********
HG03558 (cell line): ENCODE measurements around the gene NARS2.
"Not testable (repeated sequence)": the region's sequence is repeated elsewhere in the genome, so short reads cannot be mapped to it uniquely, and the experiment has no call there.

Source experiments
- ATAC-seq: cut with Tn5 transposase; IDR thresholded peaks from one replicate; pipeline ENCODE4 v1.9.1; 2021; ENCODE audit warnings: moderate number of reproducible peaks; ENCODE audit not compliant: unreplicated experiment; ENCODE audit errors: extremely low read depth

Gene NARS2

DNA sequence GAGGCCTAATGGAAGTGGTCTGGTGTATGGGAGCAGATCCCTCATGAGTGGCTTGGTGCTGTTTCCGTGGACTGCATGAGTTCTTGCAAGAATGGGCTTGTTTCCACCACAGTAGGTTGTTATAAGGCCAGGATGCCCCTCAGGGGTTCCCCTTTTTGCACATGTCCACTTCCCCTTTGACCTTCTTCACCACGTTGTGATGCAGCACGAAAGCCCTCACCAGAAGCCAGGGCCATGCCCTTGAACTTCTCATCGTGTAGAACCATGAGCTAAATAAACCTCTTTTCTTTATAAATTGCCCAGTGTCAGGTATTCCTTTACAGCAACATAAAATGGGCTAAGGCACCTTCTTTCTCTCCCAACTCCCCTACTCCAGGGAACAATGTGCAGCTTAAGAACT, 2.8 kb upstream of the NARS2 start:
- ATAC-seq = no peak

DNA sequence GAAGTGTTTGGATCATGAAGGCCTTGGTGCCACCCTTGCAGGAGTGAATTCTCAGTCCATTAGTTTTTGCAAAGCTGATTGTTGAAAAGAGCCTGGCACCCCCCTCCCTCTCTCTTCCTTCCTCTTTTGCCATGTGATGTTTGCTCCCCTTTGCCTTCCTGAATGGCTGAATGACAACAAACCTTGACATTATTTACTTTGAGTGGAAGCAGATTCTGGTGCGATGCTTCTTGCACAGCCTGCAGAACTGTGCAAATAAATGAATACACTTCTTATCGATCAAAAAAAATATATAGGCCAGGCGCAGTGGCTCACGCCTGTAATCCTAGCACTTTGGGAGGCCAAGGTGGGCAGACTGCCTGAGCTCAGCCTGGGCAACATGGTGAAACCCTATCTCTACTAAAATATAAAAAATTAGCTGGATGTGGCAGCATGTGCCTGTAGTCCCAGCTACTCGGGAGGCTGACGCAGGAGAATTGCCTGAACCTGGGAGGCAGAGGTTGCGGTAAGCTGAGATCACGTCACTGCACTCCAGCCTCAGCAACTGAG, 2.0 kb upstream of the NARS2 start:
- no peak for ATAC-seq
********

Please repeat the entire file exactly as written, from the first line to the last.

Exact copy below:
HG03558 (cell line): ENCODE measurements around the gene NARS2.
"Not testable (repeated sequence)": the region's sequence is repeated elsewhere in the genome, so short reads cannot be mapped to it uniquely, and the experiment has no call there.

Source experiments
- ATAC-seq: cut with Tn5 transposase; IDR thresholded peaks from one replicate; pipeline ENCODE4 v1.9.1; 2021; ENCODE audit warnings: moderate number of reproducible peaks; ENCODE audit not compliant: unreplicated experiment; ENCODE audit errors: extremely low read depth

Gene NARS2

DNA sequence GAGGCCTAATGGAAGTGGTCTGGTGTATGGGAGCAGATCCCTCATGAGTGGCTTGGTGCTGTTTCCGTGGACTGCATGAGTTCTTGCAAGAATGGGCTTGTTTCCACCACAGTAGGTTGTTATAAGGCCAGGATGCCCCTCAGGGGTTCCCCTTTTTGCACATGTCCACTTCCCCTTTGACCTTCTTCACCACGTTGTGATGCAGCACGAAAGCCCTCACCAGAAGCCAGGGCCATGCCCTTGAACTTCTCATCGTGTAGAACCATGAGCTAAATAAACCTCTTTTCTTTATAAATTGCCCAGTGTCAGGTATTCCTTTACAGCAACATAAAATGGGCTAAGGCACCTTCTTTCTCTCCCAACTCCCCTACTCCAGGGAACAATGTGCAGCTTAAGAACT, 2.8 kb upstream of the NARS2 start:
- ATAC-seq = no peak

DNA sequence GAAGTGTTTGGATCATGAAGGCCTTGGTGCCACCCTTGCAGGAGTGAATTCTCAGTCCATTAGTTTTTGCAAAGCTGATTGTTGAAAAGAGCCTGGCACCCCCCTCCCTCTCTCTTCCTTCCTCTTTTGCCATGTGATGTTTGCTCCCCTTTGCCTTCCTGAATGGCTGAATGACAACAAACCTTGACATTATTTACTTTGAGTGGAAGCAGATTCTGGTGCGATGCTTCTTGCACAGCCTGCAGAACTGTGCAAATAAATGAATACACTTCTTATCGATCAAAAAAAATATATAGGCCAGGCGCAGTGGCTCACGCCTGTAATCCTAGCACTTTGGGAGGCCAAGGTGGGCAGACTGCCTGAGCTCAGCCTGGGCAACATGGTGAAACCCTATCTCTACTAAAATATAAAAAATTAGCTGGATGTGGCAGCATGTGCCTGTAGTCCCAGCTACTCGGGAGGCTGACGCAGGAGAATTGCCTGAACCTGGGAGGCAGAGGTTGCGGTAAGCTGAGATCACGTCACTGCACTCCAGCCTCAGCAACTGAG, 2.0 kb upstream of the NARS2 start:
- no peak for ATAC-seq